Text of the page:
SARANAC Ñ On the verge of its 80th anniversary, the holiday-season classic “March of the Wooden Soldiers” will flicker across the silver screen at 7 p.m. on Saturday, Dec. 7 at the Newman Center, 92 Broad Street. Widely regarded as Laurel and Hardy’s greatest film, with a carousel of fantastical characters second only to Ò The Wizard of Oz.” The all-16mm evening will begin with shorts from the personal film collections of local media luminaries Gordie Little and Mike Matzkin. The program will enjoy an encore performance Sunday, Dec. 8, at the Chateauguay Town Hall Theater, 191 E. Main Street, at 1 p.m. The Newman screening is free with donations welcome. For the Chateauguay screening, admission is $3 per person and $10 per family.

Small Business Saturday scheduled

PLATTSBURGH Ñ The North Country Chamber of Commerce is proud to support Small Business Saturday in Plattsburgh on Saturday, Nov. 30. Small Business Saturday is dedicated to supporting small businesses across the country. Founded by American Express in 2010, this day is celebrated every year on the Saturday after Thanksgiving. This year marks the fourth annual Small Business Saturday, held on one of the busiest shopping weekends of the year, the North Country Chamber of Commerce is encouraging residents and visitors alike to support these ‘mom and pop’ shops by doing some of their holiday shopping on this day. These small businesses create jobs, boost the economy and preserve neighborhoods around the country. Amid all the hype and hoopla of Black Friday and Cyber Monday, remember - and frequent Ð the great local businesses that do so much to support the Plattsburgh community. For a list of participating businesses and for more information on Small Business Saturday visit www.northcountrychamber. com.




4 - North Countryman


November 23, 2013

A COMMUNITY SERVICE: This community newspaper and its delivery are made possible by the advertisers you’ll find on the pages inside. Our sixty plus employees and this publishing company would not exist without their generous support of our efforts to gather and distribute your community news and events. Please thank them by supporting them and buying locally. And finally, thanks to you, our loyal readers, for your support and encouragement over the past 65 years from all of us here at the North Countryman and Denton Publications.

North Countryman Editorial



Buy local all year round Reflections from the past O N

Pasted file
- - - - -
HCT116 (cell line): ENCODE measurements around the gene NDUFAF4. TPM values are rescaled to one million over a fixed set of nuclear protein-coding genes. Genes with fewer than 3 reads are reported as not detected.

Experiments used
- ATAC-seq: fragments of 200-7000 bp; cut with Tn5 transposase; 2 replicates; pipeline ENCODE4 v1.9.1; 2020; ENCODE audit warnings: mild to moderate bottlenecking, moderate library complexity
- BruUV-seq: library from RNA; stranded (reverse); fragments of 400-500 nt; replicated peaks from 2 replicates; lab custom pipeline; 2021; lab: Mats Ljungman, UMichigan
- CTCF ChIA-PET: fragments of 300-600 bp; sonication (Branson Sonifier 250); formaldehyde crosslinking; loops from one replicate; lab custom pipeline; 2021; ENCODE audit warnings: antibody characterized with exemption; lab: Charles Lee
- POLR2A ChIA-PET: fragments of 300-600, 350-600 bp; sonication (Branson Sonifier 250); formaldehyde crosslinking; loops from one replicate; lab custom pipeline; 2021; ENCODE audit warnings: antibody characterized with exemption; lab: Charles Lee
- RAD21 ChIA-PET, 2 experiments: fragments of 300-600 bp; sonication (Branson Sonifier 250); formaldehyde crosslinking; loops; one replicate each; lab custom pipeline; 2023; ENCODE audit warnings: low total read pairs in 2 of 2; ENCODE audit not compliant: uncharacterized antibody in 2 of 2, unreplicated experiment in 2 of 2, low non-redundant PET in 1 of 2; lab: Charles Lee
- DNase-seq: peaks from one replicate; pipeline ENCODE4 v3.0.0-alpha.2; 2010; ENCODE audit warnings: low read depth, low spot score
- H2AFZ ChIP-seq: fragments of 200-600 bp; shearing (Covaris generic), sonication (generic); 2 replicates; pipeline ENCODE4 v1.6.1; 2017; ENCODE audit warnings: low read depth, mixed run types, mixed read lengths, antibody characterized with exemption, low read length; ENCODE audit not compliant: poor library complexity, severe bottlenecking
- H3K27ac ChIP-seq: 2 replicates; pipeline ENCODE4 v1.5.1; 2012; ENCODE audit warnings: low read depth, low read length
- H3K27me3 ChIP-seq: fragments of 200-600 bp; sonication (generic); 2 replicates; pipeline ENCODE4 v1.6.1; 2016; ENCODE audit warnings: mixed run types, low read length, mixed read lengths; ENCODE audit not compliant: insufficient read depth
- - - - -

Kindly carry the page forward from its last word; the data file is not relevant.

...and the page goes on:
ext weekend, while many people will be headed off for the malls and big-box retailers, fighting the crowds as shop for holiday gifts, others will be taking a more stress-free approach: shopping at their local hometown stores. This next weekend brings us Small Business Saturday or Buy Local Day in several communities: Ticonderoga, Warrensburg, Plattsburgh, and Bolton Landing. Shoppers visiting the local independently-owned businesses are more likely to find unique gifts, unlike the mass-produced items in the big-box stores. In addition, they probably will be greeted with a warm smile by someone they know, who cares about their family, and participates in local community life. In Ticonderoga, two dozen businesses will be offering deep discounts. In Bolton Landing, shoppers will enjoy open houses with refreshments and pleasant socializing. In Warrensburg, businesses will be handing out raffle tickets for valuable prizes. In Plattsburgh, local enterprises will be offering a variety of these incentives. We applaud the local chambers of commerce in these four communities for adopting the Buy Local initiative for Saturday Nov. 30. The promotion offers a welcome alternative to the madness of Black Friday — which is oriented to big-box stores, and Cyber Monday, which supports faceless e-commerce corporations. But such awareness of our local entrepreneurs shouldnÕ t be limited to one day Ñ we should be practicing it all year long. While Denton Publications and other community newspaper publishers have been promoting the concept for decades, the idea of shopping locally has recently been gaining traction due to the growth of the sustainable living movement. Buying locally offers a lot of practical advantages: saving plenty on the costs involved in driving to the suburban big-box stores and malls, as well as avoiding the mayhem and jammed parking lots. Small businesses also offer more comprehensive, personalized service — because the proprietors understand your needs — which can mean greater satisfaction derived from purchases. But there are other more crucial and far-reaching benefits. Shopping locally supports local job creation. Not only are small businesses the largest employer nationally, they provide the most jobs to local citizens. Considered the backbone of the U.S. economy, small businesses have been responsible for creating about two-thirds of all new jobs in the U.S. over the past 20 years. Small businesses build strong local economies that are more likely to weather recessions. Studies show that each dollar spent at independent businesses returns three times more money to the local economy than cash spent at a chain store. Local enterprises are also the customers of local accountants, wholesalers, attorneys, farmers, while big corporations tend to bypass such local entrepreneurs. It’s documented that since local businesses generate more tax revenue per sales dollar, they build the local tax base, supporting various vital services. It’s also a fact that local businesses provide an average of 3.5 times more financial support to local non-profit groups and charities than national corporate stores. Studies also indicate that local enterprises spend far more money locally, boosting local prosperity. Buying local minimizes impact on the environment, as it curbs sprawl and pollution while tending to encourage preservation of our communities’ architectural heritage. Spending money with local entrepreneurs is an investment in keeping our communities unique, with their own distinctive character and charm. Small enterprises are owned by local citizens who have a long-term stake in the community and it’s future. Most of all, however, spending money with local hometown businesses supports the kind of vibrant, cohesive community that we want to live in, with strong social interconnections, while it curbs materialism. Simply stated, buying local promotes a more fulfilling way of life. Ñ